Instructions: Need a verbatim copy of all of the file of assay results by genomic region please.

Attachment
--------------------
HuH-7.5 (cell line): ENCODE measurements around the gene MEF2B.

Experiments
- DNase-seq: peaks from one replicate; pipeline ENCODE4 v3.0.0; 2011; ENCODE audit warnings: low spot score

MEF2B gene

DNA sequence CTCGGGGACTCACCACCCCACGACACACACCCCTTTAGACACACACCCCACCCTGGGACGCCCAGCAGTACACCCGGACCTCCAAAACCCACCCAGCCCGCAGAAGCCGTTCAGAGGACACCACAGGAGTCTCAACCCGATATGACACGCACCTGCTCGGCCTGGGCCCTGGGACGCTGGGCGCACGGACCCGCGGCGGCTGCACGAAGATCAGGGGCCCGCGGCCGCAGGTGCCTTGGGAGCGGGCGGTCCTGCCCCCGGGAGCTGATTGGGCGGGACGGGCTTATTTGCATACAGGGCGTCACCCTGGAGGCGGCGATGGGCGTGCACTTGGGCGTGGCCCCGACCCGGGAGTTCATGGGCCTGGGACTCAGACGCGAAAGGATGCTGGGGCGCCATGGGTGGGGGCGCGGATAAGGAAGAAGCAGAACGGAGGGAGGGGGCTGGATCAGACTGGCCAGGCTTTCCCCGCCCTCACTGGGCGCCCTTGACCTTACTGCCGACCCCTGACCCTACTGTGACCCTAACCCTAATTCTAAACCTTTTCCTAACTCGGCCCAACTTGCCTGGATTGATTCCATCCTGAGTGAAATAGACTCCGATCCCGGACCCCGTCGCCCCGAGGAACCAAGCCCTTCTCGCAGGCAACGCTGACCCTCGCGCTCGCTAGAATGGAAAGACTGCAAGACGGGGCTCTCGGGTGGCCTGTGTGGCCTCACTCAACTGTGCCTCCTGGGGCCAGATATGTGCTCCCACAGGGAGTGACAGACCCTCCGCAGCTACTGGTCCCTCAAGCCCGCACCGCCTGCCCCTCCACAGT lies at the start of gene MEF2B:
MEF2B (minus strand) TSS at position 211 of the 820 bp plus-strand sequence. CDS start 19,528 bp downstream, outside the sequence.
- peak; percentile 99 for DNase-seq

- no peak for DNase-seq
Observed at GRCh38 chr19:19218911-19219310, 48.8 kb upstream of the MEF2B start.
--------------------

HuH-7.5 (cell line): ENCODE measurements around the gene MEF2B.

Experiments
- DNase-seq: peaks from one replicate; pipeline ENCODE4 v3.0.0; 2011; ENCODE audit warnings: low spot score

MEF2B gene

DNA sequence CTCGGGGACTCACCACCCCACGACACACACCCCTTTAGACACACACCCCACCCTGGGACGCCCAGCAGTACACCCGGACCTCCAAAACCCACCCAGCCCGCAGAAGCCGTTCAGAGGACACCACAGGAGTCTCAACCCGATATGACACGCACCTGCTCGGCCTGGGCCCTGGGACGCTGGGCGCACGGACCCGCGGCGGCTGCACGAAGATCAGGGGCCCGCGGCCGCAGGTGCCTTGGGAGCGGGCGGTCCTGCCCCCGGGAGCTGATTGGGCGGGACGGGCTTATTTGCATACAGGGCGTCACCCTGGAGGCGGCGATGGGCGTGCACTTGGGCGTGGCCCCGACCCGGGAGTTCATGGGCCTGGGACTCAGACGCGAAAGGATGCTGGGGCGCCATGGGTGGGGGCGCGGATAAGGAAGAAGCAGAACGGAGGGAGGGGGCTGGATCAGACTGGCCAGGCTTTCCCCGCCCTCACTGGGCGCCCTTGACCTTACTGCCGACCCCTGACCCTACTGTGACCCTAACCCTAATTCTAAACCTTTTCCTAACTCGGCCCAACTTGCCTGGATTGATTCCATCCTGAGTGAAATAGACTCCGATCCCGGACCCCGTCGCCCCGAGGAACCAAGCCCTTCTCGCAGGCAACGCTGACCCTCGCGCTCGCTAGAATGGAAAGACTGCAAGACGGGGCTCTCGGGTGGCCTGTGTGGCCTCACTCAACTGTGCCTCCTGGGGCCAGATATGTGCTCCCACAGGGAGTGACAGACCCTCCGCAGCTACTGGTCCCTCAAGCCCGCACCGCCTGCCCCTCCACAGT lies at the start of gene MEF2B:
MEF2B (minus strand) TSS at position 211 of the 820 bp plus-strand sequence. CDS start 19,528 bp downstream, outside the sequence.
- peak; percentile 99 for DNase-seq

- no peak for DNase-seq
Observed at GRCh38 chr19:19218911-19219310, 48.8 kb upstream of the MEF2B start.